Kathleen: Is it fair to say that a good client or prospect for Bedrock is a company that is suffering the pain point of having their data in different silos, regardless of what those silos are, and you're kind of building the bridges between them?
Zak: Yeah. That's a huge point. Siloed data is definitely one of the underlying problems, one that we hear about quite frequently. So yeah, that's a huge point.
Kathleen: Got it. So now, when exactly was Bedrock founded?
Zak: Bedrock goes back to 2012, so six years now.
Kathleen: Okay. And you started out as any company does, and the challenge becomes finding those first customers. And then, over time obviously, growing that customer base. And anybody who listens to this podcast knows that we like to talk about marketing, and what has really successfully worked for companies that are practicing inbound marketing. Can you talk a little bit about, just broad brush first, what have been the marketing approaches that you've used with Bedrock, and what have worked well for you?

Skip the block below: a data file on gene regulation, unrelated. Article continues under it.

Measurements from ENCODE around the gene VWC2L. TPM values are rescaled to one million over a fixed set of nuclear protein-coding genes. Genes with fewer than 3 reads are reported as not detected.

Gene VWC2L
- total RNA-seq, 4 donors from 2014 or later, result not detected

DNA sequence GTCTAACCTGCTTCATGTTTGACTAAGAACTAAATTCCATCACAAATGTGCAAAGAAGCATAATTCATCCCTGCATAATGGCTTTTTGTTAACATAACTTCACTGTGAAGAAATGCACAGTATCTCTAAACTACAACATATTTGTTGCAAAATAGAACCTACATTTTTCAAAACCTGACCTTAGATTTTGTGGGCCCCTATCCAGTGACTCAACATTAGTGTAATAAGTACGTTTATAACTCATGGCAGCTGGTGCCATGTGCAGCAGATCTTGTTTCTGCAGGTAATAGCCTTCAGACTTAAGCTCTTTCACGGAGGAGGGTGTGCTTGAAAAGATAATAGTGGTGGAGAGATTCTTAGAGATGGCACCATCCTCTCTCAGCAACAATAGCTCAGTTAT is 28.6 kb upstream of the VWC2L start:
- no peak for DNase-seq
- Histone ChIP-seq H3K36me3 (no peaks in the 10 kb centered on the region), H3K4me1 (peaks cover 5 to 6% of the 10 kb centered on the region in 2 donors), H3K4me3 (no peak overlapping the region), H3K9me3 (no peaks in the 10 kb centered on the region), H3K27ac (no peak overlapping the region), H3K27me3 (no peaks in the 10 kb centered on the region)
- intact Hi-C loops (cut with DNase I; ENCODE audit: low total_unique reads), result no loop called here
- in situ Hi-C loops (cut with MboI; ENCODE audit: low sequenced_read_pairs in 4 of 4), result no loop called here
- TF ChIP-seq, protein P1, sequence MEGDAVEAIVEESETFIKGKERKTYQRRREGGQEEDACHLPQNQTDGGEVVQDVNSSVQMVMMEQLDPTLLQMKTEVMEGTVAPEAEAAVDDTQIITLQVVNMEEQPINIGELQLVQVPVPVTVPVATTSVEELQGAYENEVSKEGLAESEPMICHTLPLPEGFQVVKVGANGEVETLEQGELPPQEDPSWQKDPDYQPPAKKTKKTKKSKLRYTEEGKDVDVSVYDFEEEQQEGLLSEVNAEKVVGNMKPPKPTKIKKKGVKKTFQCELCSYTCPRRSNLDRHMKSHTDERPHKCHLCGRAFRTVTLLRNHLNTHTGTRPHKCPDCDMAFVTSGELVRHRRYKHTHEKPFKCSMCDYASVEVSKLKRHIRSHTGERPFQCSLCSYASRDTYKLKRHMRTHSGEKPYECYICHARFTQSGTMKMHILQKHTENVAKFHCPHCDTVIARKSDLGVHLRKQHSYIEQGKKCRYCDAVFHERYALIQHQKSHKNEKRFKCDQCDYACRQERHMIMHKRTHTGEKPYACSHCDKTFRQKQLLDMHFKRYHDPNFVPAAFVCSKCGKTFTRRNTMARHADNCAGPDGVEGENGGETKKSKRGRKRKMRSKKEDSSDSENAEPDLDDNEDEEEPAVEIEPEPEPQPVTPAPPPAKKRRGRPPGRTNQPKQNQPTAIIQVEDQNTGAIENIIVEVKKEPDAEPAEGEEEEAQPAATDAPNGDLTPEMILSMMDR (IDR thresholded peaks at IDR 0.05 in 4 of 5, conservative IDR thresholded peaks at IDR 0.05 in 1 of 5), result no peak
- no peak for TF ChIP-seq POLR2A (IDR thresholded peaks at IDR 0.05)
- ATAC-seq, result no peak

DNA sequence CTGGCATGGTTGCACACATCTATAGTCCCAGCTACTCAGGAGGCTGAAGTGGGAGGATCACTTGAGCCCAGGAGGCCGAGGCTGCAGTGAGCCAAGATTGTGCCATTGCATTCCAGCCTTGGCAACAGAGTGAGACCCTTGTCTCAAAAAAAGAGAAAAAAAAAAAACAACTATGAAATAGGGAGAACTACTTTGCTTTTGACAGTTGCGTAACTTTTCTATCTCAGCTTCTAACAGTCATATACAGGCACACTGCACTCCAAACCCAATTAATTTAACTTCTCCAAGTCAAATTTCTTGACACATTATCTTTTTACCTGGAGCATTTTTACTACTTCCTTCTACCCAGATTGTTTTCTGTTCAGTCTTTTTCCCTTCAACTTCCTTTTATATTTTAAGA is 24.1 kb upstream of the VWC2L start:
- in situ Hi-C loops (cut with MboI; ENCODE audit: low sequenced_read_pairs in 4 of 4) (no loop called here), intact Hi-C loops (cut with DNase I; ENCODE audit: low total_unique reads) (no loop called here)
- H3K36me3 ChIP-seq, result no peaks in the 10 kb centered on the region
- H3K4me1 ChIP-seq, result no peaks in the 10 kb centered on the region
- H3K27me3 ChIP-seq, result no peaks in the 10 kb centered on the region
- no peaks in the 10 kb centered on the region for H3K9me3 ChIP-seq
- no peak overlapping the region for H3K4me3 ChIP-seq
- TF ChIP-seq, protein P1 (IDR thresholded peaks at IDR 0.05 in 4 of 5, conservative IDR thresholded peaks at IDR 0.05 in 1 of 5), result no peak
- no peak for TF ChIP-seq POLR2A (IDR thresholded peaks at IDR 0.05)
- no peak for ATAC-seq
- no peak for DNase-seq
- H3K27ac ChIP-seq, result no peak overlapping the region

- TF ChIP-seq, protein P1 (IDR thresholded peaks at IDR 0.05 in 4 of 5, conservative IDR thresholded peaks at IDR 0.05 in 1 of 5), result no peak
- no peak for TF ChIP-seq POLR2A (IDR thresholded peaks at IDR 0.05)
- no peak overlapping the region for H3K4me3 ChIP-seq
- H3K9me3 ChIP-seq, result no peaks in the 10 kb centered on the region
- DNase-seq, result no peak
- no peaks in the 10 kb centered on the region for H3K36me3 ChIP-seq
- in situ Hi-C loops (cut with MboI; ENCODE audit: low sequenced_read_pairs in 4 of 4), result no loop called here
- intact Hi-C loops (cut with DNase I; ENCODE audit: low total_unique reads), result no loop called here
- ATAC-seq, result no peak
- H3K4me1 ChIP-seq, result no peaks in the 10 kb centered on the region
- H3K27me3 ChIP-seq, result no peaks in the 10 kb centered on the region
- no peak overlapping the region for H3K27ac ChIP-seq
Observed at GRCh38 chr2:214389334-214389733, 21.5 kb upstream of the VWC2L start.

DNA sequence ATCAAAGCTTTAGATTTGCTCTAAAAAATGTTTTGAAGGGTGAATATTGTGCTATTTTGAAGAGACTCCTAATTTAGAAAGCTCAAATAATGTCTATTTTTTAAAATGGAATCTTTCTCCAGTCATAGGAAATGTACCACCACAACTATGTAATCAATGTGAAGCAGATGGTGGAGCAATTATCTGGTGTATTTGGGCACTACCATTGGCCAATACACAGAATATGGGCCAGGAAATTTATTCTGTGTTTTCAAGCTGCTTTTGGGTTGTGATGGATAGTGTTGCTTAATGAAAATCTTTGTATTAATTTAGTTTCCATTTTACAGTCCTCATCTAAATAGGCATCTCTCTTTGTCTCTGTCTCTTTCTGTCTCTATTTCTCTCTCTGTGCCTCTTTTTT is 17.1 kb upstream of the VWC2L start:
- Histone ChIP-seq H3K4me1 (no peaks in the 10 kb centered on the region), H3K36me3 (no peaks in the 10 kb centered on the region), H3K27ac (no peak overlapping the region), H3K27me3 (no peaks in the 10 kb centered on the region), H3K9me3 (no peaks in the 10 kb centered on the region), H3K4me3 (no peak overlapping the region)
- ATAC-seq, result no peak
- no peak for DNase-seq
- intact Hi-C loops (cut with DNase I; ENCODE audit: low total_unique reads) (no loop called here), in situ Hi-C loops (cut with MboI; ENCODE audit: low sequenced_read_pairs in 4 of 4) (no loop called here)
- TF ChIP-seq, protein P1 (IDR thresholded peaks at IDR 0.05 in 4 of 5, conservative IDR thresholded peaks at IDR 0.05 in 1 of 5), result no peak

Zak: So Kathleen, we've been very use case focused with the problems that we help people solve. So that's going to fuse a lot of our content talking about the problems we've solved. And getting very specific, things like if we're helping people connect HubSpot and Microsoft Dynamics, or syncing HubSpot data to Power BI, building out content, building out videos, building out landing pages, and even paid search campaigns and SEO optimization around that specific use case or that specific problem -- that's been a common theme to where we've generated strong demand and success.